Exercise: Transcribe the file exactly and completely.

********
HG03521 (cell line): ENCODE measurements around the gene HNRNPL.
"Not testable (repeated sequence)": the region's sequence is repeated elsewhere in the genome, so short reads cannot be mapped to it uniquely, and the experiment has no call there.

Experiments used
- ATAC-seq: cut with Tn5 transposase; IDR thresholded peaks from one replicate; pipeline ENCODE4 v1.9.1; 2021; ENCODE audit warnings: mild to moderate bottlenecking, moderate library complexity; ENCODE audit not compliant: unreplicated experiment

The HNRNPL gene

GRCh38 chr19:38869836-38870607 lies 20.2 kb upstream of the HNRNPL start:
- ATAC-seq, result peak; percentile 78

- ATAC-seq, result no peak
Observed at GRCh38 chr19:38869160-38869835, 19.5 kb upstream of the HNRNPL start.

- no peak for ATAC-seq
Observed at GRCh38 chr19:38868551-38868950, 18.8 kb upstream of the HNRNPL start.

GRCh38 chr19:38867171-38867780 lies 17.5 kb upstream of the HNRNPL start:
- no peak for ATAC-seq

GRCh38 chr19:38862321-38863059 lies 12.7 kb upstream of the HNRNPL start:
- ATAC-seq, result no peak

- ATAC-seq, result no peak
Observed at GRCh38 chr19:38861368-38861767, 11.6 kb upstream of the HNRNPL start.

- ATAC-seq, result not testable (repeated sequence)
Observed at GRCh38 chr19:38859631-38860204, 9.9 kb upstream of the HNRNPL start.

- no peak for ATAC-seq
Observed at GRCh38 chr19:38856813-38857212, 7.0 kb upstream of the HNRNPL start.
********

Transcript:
HG03521 (cell line): ENCODE measurements around the gene HNRNPL.
"Not testable (repeated sequence)": the region's sequence is repeated elsewhere in the genome, so short reads cannot be mapped to it uniquely, and the experiment has no call there.

Experiments used
- ATAC-seq: cut with Tn5 transposase; IDR thresholded peaks from one replicate; pipeline ENCODE4 v1.9.1; 2021; ENCODE audit warnings: mild to moderate bottlenecking, moderate library complexity; ENCODE audit not compliant: unreplicated experiment

The HNRNPL gene

GRCh38 chr19:38869836-38870607 lies 20.2 kb upstream of the HNRNPL start:
- ATAC-seq, result peak; percentile 78

- ATAC-seq, result no peak
Observed at GRCh38 chr19:38869160-38869835, 19.5 kb upstream of the HNRNPL start.

- no peak for ATAC-seq
Observed at GRCh38 chr19:38868551-38868950, 18.8 kb upstream of the HNRNPL start.

GRCh38 chr19:38867171-38867780 lies 17.5 kb upstream of the HNRNPL start:
- no peak for ATAC-seq

GRCh38 chr19:38862321-38863059 lies 12.7 kb upstream of the HNRNPL start:
- ATAC-seq, result no peak

- ATAC-seq, result no peak
Observed at GRCh38 chr19:38861368-38861767, 11.6 kb upstream of the HNRNPL start.

- ATAC-seq, result not testable (repeated sequence)
Observed at GRCh38 chr19:38859631-38860204, 9.9 kb upstream of the HNRNPL start.

- no peak for ATAC-seq
Observed at GRCh38 chr19:38856813-38857212, 7.0 kb upstream of the HNRNPL start.